An interesting and sad piece in the Globe today, regarding the savage bloodletting in process by Boston Symphony Orchestra. The savagery is not within the BSO itself, but rather within their chorus, the world-renowned (and all-volunteer) Tanglewood Festival Chorus (or “Tabernacle Festival Choir” as I once heard the late Mayor Menino announce them). I’ve known several TFC members for years, including some mentioned in this piece, and I’d heard of these actions recently via gossip that I’d assumed to be grotesquely exaggerated. But it was not a grotesque exaggeration: it is simply grotesque.
Most who attend their performances probably don’t know that the TFC are not only unpaid, they are worked harder than the BSO’s paid musicians: the latter have the protection of a union. (This is not a fringe assessment: I’ve been told it by several BSO members.)
One example: it sure looks swell when the chorus sings purely from memory, without the safety net of a written score in front of them. But that swell look comes at the expense of countless hours of memorization, work that the paid BSO musicians never have to do. But the BSO doesn’t care much about extra work for the TFC, as it costs them not a penny. Virtually all of the word’s other great choruses are paid, but the TFC works harder, and for bupkes.
So why do the choristers do it? First off, it’s an issue of supply and demand. Boston being Boston, there is a vast supply of astonishing singing talent, but the demand is sadly not commensurate. So for Bostonians who love to sing in a world-class large orchestral chorus, the TFC’s the only game in town.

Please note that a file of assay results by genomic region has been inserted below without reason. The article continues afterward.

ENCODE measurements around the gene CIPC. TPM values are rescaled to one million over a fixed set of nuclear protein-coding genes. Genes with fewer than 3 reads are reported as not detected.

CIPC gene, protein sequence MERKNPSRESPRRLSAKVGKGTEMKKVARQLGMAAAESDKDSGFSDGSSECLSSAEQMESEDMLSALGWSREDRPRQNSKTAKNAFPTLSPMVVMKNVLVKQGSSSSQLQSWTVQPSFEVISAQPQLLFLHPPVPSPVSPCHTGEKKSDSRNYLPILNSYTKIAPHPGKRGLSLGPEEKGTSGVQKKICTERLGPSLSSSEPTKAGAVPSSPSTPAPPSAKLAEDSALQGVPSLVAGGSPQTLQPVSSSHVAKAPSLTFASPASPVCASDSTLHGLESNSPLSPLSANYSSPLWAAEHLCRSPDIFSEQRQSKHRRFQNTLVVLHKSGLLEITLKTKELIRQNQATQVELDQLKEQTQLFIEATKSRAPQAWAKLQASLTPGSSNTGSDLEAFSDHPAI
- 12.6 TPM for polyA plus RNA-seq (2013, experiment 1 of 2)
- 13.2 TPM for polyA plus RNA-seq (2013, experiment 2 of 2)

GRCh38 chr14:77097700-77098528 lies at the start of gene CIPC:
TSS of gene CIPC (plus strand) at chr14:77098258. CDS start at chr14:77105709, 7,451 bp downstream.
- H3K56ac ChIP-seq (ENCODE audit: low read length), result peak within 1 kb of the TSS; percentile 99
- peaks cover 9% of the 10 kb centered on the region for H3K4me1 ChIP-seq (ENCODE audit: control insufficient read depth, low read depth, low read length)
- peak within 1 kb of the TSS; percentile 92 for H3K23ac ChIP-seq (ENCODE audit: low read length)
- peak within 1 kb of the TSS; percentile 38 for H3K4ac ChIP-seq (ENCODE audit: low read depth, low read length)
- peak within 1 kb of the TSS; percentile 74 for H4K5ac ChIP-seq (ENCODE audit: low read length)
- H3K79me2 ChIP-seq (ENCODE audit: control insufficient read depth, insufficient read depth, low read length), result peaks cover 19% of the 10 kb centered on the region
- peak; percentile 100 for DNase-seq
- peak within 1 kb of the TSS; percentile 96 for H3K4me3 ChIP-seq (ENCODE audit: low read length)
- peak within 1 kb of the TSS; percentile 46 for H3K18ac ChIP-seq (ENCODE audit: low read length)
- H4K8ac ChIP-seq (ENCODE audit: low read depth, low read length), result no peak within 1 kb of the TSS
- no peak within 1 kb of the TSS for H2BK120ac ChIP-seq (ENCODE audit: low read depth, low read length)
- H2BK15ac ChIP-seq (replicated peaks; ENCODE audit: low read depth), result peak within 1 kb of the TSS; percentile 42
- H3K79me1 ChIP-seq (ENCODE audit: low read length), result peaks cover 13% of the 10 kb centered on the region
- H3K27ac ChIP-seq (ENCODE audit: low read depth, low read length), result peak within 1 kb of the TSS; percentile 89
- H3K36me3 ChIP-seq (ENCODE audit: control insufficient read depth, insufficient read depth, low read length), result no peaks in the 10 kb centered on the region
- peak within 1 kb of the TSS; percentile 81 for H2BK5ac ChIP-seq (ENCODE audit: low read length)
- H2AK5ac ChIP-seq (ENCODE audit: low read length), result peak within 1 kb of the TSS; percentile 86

But there’s another thing as well, the thing that keeps members coming back year after year despite the sacrifices, and that thing is love. Love for each other, love for the institution, love for the music, and love for the performance. And that love is, I believe, what’s made the TFC a great chorus rather than simply a good one.
John Oliver, the TFC’s founding conductor who recently passed away, built a magnificent chorus but he was a tough bastard – a bully, to be frank – as are many great conductors. But at least Oliver was a loyal bully; his vetting process took a few years, but once you were in, you were in. And once in, Oliver generally had your back for decades if you wanted to stick around that long — and many have.
Now the BSO seems to have embraced the age of Trump by hiring a bully of a far-deeper shade of cruel, one who sees fit to repay TFC’s members for their decades of unpaid toil (from which the BSO has profited handsomely) by casting them to the street like yesterday’s trash if he feels one day that they’re not up to snuff. And the BSO’s response to complaints about this Trumpian treatment? A Harvey Weinstein-esque apology to those who “feel” that it was mishandled.
Well, screw that.
I’ve likely attended more than 100 BSO concerts during my time in Boston, but unless the BSO’s management reverses course and starts to act the way we expect people at Boston institutions to act – with decency, humanity, respect, and love for their fellow humans – I’ll not likely attend another. And I will urge my friends and acquaintances to do the same.
Decent people do not kick others in the mouth, nor do they stand by and profit while others do it.